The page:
Sometime around the 25th week of my first pregnancy my baby bump went from fairly invisible to the size of a child's soccer ball. From that point on, everyone wanted to touch it — everyone. The acquisition of my body into the public domain bothered me, but served a very important lesson: Upon having children, our bodies (while still, technically, ours) will no longer be our own at all.
While most parents can’t wait to hold their babies, no one ever warns that a child’s kissing, hugging, yanking, pulling, clawing, dribbling, licking, nursing, or jumping on their mother will leave her feeling as though her skin is on fire. Few explain that when our kids go to bed, we might cringe at further touch from our partners or friends. No one warns us of how many hours we will spend fantasizing about being alone in some faraway woods, accompanied only by a bottle of red wine and wrapped in a wool blanket the size of Liechtenstein.
"It's only natural for moms to feel the need for space from being touched,” says Dr. Venus Mahmoodi, a psychologist at the Seleni Institute who specializes in reproductive mental health. Mahmoodi explains that new mothers feel “touched out” when they are in constant proximity to their children. “The demands of a [small child] are such that they require constant attention,” she says, whether or not that suits the mother. “A new mother is required to provide proximity to a newborn even if she does not want to engage in proximity." The same is true of toddlers.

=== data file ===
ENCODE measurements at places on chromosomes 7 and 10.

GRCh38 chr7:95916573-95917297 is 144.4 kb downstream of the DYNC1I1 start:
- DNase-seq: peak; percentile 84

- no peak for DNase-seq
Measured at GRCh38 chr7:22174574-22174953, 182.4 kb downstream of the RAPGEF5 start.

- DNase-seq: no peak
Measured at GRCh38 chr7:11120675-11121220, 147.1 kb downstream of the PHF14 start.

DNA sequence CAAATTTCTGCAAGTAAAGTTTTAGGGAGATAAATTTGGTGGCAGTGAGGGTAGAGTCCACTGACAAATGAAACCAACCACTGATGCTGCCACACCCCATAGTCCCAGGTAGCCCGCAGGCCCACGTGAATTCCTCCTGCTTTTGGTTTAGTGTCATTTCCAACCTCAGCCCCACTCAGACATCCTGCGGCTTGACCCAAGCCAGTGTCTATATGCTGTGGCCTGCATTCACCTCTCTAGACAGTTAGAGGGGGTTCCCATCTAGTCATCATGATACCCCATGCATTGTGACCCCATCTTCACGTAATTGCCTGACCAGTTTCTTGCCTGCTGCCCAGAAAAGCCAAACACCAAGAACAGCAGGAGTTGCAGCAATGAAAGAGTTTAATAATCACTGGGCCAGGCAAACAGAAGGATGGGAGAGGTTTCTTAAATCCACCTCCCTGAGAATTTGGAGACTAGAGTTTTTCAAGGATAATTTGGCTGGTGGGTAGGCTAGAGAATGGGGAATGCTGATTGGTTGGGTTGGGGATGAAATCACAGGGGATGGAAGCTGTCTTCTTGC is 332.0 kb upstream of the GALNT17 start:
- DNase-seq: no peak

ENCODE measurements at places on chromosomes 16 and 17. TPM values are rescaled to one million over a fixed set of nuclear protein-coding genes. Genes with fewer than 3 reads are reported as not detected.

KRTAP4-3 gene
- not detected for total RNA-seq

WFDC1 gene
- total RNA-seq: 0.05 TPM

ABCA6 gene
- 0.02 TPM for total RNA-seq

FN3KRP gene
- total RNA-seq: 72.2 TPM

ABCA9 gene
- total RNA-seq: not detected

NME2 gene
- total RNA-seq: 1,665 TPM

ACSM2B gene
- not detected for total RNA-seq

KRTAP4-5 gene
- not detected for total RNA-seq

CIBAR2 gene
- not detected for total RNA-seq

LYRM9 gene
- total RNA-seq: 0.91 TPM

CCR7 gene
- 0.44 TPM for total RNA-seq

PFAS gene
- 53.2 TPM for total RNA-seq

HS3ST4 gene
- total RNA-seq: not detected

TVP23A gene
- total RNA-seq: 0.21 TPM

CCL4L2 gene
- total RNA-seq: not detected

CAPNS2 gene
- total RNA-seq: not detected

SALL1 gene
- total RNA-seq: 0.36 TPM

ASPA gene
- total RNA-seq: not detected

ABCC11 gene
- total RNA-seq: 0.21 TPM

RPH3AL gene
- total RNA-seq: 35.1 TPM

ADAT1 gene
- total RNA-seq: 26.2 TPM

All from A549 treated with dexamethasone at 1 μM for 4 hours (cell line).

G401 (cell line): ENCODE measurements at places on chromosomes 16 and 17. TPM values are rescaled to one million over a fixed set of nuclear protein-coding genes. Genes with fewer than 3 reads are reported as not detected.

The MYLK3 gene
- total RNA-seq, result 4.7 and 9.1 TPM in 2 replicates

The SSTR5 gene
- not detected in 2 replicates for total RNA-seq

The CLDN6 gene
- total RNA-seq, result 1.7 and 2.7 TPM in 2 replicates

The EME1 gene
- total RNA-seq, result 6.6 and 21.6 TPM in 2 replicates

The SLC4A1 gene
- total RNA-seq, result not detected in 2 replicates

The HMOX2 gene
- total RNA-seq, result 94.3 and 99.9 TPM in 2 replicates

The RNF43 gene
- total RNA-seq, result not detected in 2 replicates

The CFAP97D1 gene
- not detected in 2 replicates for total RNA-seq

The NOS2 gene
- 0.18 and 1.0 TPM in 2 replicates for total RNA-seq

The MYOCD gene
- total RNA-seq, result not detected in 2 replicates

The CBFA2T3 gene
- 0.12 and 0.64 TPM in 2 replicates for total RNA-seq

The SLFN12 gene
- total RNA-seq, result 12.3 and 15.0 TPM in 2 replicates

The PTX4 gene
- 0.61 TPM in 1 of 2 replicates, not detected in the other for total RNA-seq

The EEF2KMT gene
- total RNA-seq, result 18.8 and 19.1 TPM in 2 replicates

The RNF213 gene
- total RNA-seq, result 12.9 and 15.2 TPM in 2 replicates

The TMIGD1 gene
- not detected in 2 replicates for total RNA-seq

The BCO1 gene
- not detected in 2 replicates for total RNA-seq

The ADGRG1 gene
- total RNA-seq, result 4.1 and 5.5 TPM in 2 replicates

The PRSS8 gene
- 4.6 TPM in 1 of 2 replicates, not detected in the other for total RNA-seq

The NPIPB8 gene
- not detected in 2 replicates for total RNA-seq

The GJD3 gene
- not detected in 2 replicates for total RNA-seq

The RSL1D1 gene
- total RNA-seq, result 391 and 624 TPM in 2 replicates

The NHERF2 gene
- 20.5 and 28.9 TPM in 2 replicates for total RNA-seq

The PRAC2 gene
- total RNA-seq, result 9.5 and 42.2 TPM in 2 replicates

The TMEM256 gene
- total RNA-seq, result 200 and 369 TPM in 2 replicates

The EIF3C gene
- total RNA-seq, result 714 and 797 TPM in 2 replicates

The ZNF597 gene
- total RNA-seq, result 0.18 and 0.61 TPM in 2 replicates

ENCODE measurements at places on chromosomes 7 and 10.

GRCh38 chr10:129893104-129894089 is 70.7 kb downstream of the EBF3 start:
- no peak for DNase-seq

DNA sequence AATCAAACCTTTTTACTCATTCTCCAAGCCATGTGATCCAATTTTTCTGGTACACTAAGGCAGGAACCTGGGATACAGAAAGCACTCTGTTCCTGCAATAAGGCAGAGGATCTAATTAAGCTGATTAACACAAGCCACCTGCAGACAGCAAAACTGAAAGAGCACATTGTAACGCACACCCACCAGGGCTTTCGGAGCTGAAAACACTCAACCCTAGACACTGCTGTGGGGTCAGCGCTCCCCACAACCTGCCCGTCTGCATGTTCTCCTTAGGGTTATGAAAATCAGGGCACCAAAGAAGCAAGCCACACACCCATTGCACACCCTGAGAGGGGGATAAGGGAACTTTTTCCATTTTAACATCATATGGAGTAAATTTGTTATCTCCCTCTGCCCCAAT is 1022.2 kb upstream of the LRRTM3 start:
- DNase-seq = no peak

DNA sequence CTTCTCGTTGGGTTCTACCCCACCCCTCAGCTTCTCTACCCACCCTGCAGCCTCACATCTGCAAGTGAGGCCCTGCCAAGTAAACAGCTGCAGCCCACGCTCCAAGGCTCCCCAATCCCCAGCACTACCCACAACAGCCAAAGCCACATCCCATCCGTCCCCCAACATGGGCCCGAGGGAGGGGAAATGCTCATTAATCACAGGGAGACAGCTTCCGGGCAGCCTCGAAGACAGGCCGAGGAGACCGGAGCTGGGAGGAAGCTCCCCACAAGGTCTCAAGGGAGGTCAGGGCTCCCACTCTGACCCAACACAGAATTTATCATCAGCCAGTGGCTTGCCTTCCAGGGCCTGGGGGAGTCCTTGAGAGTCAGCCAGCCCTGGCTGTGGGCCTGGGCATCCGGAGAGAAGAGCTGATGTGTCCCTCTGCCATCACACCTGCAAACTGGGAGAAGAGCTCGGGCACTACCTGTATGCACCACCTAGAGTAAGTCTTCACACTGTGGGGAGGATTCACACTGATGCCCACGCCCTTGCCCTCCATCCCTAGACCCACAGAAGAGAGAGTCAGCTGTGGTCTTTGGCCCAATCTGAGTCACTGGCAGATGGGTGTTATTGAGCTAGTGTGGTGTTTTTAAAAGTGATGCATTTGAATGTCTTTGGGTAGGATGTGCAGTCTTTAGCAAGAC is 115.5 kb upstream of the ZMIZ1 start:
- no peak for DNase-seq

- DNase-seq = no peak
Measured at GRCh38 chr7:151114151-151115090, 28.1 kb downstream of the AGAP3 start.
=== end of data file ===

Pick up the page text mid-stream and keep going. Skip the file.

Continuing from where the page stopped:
Before kids, I believed nothing could be as magical as the love between a mother and her child (an idea we arguably encourage little girls to internalize when we give them dolls to nurture). Indeed, it can be incredibly moving to feel your baby grip onto you with force belying their tiny, new body. Even breastfeeding, as uncomfortable, time-consuming, and altogether grueling as it can sometimes be, can yield warm, fuzzy feelings.
Until children grow and wean, however, we kind of forfeit our bodies. "In German, there is an expression for when children become independent," Alegra, who goes by her first name, tells me. "Abnippeln, meaning detaching from the nipple."
I put out a call on social media for mothers to share photos and experiences around feeling "touched out," and those who responded with pictures of children sliding their little arms down their mothers' tops all understood one thing: The functions that our bodies perform for our children — from egg harvesting to pregnancy to breastfeeding to bed-sharing and soothing behaviors — are not all voluntary.
“In all walks of life since becoming an adult, I’ve known I have a choice to say yes or no to being touched, or any certain activity, whereas when you have a kid, you don’t really have a choice,” says Lois McMillan, designer and mother of two. “Consent along with bodily autonomy go out the window.”
Mother-of-two Lindsey Norkin can attest to this. She loves toddler snuggles, but is also a comfort object for her son, who likes to self-soothe by touching her face and neck.
"Cuddling my happy little children is my favorite thing, and physical touch is one of my love languages," says Samantha Darby, lifestyle editor at Romper. "But when it comes to feeling touched out, it’s a feeling of wanting to claw off my own skin, to breathe without the weight of a child on my chest, having to stop myself from flinging all of my children off of me and into the air like confetti so I can JUST GET A BREAK ALREADY."